Yngwie Malmsteen plays Capitol Theatre June 7.

CLEARWATER — World-renowned guitarist Yngwie Malmsteen will perform Friday, June 7, 8 p.m., at Capitol Theatre, 405 Cleveland St., Clearwater.

Tickets start at $30. Call 727-791-7400 or visit www.atthecap.com.

Malmsteen is an undoubted pioneer, someone whose style and creativity has inspired so many others. While he first came to everybody’s notice in Los Angeles with Steeler’s self-titled album in 1983, followed by Alcatrazz’s “No Parole from Rock ‘N’ Roll” the same year and “Live Sentence” in 1984, it’s been what he’s done since in a distinguished and far-ranging career as a solo performer and band leader that has momentously shown Malmsteen’s craft and worth as one of the elite guitarists on the planet. Combining skills that span a vast spectrum of inspirations, he stands as a giant, melding melody, technique and an epic scope in a unique and inclusive fashion.

Now, with “Blue Lightning,” his new release, Malmsteen highlights not only his enduring dexterity and diversity, but also pays homage to those from the blues world who have fueled his artistic spirit for so long.

“I have always played around with old songs, both live and also in the studio,” Malmsteen said in a press release from Mascot Label Group. “I did a similar album called ‘Inspiration’ a while ago, and it was Mascot who came to me and suggested I do a blues record.”

Malmsteen explained that because he grew up in a classically trained family, people know him for playing in what is called a neo classical style.

“But when I got a guitar for my 5th birthday, what I would try to emulate were John Mayall & The Bluesbreakers,” he said. “I would jam along to what they did on record with Eric Clapton. That’s something people don’t realize about me: I do have a strong interest in the blues. So, when Mascot came to me with the suggestion of doing an album of songs in this style, it didn’t faze me at all. In fact, it seemed so natural.”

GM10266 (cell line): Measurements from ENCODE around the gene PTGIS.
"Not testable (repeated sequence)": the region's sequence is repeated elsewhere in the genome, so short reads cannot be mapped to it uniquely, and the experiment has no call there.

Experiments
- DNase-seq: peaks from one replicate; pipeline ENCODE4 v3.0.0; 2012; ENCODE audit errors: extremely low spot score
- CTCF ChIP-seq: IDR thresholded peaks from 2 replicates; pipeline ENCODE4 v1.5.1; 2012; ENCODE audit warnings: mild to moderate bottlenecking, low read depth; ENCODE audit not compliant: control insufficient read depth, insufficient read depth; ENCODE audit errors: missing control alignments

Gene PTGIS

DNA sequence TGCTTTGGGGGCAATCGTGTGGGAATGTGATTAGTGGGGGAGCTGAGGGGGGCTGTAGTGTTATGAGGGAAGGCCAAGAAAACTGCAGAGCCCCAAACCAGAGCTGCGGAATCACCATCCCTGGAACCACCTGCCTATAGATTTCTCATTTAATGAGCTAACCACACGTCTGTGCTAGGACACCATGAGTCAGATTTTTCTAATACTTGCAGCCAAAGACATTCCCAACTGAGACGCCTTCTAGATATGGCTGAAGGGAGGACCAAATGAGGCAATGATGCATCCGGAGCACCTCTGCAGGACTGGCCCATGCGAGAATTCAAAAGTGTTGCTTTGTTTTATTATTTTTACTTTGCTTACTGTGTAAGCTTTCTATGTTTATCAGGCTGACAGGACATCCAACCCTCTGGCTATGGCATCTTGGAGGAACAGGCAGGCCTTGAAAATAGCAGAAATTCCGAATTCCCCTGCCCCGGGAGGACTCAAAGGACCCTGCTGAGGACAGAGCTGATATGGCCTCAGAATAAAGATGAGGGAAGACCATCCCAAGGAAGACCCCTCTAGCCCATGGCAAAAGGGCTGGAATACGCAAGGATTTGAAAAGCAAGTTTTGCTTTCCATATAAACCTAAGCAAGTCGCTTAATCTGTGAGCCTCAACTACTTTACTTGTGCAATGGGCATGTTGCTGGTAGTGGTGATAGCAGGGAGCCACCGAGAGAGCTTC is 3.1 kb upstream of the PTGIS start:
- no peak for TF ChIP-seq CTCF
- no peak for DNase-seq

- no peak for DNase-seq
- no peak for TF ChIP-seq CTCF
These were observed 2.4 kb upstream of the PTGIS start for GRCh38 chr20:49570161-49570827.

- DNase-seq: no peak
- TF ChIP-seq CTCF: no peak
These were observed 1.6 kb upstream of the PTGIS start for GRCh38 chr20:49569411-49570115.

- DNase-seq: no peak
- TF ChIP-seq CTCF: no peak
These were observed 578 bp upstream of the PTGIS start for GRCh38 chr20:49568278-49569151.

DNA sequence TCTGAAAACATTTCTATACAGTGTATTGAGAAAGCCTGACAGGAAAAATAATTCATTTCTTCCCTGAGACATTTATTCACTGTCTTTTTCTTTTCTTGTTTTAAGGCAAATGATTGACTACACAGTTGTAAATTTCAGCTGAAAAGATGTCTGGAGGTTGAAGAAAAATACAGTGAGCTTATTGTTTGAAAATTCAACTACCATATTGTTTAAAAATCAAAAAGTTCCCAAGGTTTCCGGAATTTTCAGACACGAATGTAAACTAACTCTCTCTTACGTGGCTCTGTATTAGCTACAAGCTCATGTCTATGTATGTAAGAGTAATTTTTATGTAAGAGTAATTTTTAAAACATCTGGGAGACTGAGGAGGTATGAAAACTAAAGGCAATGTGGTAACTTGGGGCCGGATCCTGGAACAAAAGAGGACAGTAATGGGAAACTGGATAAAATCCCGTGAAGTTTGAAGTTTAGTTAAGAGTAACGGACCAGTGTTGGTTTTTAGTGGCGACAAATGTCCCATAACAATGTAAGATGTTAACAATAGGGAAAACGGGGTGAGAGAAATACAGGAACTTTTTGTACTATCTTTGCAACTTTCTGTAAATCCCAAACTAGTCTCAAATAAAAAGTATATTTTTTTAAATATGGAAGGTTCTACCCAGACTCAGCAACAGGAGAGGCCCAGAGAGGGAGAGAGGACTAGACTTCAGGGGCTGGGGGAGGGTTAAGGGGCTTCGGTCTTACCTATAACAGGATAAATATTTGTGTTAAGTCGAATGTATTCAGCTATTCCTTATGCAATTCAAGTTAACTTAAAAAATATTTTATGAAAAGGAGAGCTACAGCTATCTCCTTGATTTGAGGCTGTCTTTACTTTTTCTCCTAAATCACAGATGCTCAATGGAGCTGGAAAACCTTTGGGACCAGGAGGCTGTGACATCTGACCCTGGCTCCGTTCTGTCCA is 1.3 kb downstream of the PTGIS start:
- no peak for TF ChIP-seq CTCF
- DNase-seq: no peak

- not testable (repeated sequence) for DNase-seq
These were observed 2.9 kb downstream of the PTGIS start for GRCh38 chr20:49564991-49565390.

What Malmsteen has on “Blue Lightning” is combine choices which might seem almost obvious with some that will turn heads.

“There were songs that were immediately clear I wanted to do,” Malmsteen said. “These were the likes of ‘Purple Haze’ (Jimi Hendrix) and ‘Smoke On The Water’ (Deep Purple), which I have been playing since I was a kid. But then I also went for something like ‘While My Guitar Gently Weeps’ (The Beatles), which I wasn’t sure I could do. In this case, it was about trial and error, and I am delighted that I was able to do justice to the original.”

“Rising Force,” Malmsteen’s first solo album, is now considered the bible for neoclassical rock. Released in 1984, it made it to No. 60 on the Billboard charts — an impressive feat for a mostly instrumental guitar album with no commercial airplay. The album also gained Malmsteen a Grammy nomination for best rock instrumental performance. He was voted Best New Talent in several readers’ polls, Best Rock Guitarist the year after and “Rising Force” became Album of the Year. “Rising Force” blazed a trail on the concert circuit that established Malmsteen as one of rock guitar’s brightest new stars and added a new genre to the music lexicon: neoclassical rock.

In 1997, Malmsteen proved that he was much more than a rock phenomenon. After months of intensive work, he produced his first completely classical work, “Concerto Suite for Electric Guitar and Orchestra in E Flat Minor Op.1.”